27 September 2008

Some Brandom Links

Robert Brandom's faculty webpage has a whole lot of downloadable content that I hadn't noticed before. The "Untimely Review of Hegel's Phenomenology of Spirit" is pretty cute. The conclusions Brandom's Hegel ends up drawing strike me as pretty agreeable (and genuinely Hegelian). Brandom's idiosyncratic reading of "mediation" and "determinate negation" (as, respectively, material inferential relations and relations of incompatibility) continues to irk, but otherwise I like the little essay. It probably helps that it's only nine pages long. No room for detailed misreadings; sufficient room for high-altitude cleverness.

The class page for his Making It Explicit seminar features a pretty ridiculous number of papers responding to Brandom/papers where Brandom responds to his critics. If anyone out there is interested in Brandomism but lacks institutional access to journals: There you go.

Several of his scattered Hegel papers are apparently being reworked as chapters of a book titled "A Spirit of Trust", which he's teaching as a course. All of the papers are available via the class website; the ones I've read are certainly interesting. At least his book-title is good. "A Spirit of Trust". I like that.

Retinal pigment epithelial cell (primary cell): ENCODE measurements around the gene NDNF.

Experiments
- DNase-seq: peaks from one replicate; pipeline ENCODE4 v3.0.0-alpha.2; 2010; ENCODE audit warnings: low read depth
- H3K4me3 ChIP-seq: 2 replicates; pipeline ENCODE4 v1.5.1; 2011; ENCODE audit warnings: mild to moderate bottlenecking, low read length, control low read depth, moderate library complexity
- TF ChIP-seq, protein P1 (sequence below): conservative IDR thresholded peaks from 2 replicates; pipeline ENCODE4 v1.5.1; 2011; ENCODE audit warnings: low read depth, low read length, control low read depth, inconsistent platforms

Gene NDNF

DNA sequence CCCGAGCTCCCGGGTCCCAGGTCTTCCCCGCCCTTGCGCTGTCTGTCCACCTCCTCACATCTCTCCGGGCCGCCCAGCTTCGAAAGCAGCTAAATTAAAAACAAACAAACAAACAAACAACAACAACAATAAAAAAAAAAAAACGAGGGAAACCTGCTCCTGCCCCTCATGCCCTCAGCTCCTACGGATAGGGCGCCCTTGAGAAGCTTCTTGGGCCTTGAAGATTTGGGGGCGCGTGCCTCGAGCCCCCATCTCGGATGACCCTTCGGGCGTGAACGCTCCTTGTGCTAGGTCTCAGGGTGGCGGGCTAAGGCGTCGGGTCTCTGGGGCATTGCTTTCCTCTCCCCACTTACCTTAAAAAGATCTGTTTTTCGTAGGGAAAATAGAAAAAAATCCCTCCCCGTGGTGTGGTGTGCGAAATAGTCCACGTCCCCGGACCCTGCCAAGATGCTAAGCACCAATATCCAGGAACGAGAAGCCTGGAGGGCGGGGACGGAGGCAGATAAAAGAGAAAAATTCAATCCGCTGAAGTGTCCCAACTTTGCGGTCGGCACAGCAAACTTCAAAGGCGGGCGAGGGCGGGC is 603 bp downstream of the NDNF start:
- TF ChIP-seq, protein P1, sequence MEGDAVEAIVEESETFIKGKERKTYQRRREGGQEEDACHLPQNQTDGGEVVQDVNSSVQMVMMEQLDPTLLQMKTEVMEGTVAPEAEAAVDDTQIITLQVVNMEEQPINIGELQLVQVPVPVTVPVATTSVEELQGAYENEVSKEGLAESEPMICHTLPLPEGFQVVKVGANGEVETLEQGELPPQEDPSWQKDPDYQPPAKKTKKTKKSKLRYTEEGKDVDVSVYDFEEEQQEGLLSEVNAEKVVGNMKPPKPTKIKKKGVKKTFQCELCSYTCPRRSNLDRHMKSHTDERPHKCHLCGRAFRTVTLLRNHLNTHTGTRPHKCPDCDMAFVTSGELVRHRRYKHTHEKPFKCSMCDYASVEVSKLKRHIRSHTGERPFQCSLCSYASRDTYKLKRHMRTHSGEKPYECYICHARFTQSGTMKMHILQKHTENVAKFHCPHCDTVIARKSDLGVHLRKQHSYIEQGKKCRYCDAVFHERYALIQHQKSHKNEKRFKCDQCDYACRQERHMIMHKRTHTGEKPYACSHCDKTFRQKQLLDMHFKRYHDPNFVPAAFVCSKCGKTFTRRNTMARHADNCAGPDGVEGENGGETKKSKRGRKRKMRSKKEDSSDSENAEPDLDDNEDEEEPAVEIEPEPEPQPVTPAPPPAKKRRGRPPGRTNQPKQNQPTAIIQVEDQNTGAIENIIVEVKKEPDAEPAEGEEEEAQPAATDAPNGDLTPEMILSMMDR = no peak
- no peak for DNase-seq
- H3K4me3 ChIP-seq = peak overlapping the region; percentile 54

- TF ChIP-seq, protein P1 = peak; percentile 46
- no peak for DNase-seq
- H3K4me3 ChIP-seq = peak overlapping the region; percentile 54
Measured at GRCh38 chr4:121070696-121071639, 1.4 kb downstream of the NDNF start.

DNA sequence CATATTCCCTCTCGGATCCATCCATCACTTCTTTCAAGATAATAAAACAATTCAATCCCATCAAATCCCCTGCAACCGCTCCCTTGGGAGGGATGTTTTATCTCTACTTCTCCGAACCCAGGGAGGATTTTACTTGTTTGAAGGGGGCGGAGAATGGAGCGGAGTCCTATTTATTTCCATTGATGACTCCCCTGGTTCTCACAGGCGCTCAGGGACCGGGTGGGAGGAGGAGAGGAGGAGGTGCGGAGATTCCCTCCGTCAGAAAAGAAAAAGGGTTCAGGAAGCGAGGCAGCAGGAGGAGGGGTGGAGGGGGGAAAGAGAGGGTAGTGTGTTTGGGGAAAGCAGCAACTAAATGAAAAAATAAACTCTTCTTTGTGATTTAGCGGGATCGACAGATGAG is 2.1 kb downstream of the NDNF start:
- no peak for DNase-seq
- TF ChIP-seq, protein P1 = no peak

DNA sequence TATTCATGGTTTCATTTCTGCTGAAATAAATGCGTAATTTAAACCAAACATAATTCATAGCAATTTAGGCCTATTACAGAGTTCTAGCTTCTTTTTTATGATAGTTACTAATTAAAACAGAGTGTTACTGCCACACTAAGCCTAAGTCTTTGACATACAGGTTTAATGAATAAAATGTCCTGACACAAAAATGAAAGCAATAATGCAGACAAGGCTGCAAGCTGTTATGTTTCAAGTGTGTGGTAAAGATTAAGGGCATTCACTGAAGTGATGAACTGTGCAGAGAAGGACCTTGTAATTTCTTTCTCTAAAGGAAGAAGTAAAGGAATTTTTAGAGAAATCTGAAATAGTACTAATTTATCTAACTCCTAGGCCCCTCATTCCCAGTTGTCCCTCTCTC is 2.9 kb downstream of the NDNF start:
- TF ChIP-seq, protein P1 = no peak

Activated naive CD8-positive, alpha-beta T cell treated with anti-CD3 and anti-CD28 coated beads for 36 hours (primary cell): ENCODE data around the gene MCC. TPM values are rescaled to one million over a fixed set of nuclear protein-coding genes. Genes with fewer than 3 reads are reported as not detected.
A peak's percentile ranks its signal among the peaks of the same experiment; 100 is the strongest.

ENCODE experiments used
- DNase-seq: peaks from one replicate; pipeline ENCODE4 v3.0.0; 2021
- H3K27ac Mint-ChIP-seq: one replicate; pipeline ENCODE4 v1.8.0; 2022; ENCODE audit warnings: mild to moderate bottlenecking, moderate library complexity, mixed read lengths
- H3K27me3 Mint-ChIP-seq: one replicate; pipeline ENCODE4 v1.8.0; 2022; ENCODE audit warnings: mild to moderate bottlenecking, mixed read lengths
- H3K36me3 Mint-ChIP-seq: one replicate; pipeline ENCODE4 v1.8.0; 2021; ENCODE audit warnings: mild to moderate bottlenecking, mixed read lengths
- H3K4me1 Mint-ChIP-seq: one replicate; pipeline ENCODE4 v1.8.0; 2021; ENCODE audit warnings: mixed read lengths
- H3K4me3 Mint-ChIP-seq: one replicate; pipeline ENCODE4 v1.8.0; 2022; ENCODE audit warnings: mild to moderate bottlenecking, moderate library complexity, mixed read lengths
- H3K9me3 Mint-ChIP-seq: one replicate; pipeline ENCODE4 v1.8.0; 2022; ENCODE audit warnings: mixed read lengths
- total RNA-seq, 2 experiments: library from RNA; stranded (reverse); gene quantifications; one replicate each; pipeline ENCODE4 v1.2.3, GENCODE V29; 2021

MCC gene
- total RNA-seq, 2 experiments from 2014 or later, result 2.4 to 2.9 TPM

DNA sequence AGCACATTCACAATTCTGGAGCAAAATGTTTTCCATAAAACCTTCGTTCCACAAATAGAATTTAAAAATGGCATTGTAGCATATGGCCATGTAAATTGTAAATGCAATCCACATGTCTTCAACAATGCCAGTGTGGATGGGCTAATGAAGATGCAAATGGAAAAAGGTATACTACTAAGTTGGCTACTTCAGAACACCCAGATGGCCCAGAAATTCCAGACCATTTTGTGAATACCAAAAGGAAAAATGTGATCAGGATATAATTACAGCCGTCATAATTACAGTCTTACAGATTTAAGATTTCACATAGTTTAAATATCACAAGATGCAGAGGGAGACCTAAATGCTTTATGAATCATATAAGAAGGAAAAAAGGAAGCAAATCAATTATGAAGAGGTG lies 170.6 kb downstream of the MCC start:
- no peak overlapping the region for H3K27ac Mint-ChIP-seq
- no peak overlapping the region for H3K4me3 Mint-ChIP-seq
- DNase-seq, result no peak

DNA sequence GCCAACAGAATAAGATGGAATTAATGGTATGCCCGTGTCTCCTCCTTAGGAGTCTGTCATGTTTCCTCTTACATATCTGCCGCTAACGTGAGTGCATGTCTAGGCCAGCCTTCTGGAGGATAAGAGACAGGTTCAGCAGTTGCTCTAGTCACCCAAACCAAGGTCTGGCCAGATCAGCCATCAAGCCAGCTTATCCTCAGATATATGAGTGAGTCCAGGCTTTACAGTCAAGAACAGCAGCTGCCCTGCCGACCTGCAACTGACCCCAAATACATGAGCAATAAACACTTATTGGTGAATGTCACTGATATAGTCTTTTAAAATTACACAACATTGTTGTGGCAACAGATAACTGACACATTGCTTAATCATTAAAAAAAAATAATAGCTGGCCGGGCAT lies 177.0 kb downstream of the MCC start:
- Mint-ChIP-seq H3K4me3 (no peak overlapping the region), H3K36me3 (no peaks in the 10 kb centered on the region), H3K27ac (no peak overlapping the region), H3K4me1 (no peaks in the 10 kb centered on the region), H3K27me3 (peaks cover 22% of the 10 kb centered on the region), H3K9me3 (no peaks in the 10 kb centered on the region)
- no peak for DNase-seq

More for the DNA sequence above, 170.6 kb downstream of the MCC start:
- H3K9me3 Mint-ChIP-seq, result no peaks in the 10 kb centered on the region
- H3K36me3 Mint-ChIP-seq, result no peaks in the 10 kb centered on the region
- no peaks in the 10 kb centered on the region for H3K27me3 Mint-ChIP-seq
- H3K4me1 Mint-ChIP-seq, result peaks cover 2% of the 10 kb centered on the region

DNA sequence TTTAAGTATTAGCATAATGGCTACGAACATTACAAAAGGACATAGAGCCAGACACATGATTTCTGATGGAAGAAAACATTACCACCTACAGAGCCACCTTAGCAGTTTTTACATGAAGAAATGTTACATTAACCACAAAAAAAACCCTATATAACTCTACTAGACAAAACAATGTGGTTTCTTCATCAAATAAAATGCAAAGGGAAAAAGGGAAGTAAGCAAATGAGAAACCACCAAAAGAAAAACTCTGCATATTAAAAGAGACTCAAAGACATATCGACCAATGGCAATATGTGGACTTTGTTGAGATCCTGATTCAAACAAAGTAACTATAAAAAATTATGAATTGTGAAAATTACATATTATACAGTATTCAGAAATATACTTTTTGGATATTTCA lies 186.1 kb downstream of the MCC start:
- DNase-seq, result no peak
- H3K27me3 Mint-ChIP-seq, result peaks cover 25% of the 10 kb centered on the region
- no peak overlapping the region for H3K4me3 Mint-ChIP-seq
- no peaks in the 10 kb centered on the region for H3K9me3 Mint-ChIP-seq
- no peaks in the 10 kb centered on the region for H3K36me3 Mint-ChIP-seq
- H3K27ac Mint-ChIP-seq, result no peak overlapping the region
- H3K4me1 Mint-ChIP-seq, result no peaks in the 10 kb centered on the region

Brandom's also put several extracts from the Miller translation of the Phenomenology online. I don't know why he did this, since the book's a cheap paperback, but if you want to have Sense-Certainty/Perception in .doc form, well, you can get them like that this way!

I have to admit that I'm impressed: Chapter eight of "A Spirit of Trust" is 236 pages long. Looks like Brandom's Hegel-book might rival MIE in sheer hugeness.

The full title of that chapter is "From Irony to Trust: Modernity and Beyond". Certainly a nice speculative-sounding title to stick on top of two hundred and thirty six pages of material. Oddly, Rorty's name doesn't appear in the chapter. Rameau's nephew doesn't show up, either. I'm curious how Brandom actually discusses "irony", now. Not going-to-read-236-pages-to-find-out curious (well, not right now), but curious nonetheless.

On an unrelated note, John MacFarlane's "What Does It Mean To Say That Logic Is Formal?" is pretty good so far. I've just started the Kant chapter. It's a quicker read than I was expecting.

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